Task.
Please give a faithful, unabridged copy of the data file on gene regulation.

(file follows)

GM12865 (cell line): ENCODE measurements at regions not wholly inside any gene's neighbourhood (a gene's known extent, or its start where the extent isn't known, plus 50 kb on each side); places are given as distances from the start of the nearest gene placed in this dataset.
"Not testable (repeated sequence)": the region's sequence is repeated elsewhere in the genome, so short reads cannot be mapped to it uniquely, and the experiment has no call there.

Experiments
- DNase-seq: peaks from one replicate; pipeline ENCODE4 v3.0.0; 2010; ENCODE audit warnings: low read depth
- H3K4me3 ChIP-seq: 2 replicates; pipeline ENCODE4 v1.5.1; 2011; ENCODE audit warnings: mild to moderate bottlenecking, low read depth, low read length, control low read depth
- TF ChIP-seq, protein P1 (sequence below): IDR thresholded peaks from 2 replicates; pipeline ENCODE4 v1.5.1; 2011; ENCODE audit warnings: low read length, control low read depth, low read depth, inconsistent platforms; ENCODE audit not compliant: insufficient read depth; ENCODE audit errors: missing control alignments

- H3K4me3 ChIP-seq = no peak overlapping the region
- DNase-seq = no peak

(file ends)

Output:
GM12865 (cell line): ENCODE measurements at regions not wholly inside any gene's neighbourhood (a gene's known extent, or its start where the extent isn't known, plus 50 kb on each side); places are given as distances from the start of the nearest gene placed in this dataset.
"Not testable (repeated sequence)": the region's sequence is repeated elsewhere in the genome, so short reads cannot be mapped to it uniquely, and the experiment has no call there.

Experiments
- DNase-seq: peaks from one replicate; pipeline ENCODE4 v3.0.0; 2010; ENCODE audit warnings: low read depth
- H3K4me3 ChIP-seq: 2 replicates; pipeline ENCODE4 v1.5.1; 2011; ENCODE audit warnings: mild to moderate bottlenecking, low read depth, low read length, control low read depth
- TF ChIP-seq, protein P1 (sequence below): IDR thresholded peaks from 2 replicates; pipeline ENCODE4 v1.5.1; 2011; ENCODE audit warnings: low read length, control low read depth, low read depth, inconsistent platforms; ENCODE audit not compliant: insufficient read depth; ENCODE audit errors: missing control alignments

- H3K4me3 ChIP-seq = no peak overlapping the region
- DNase-seq = no peak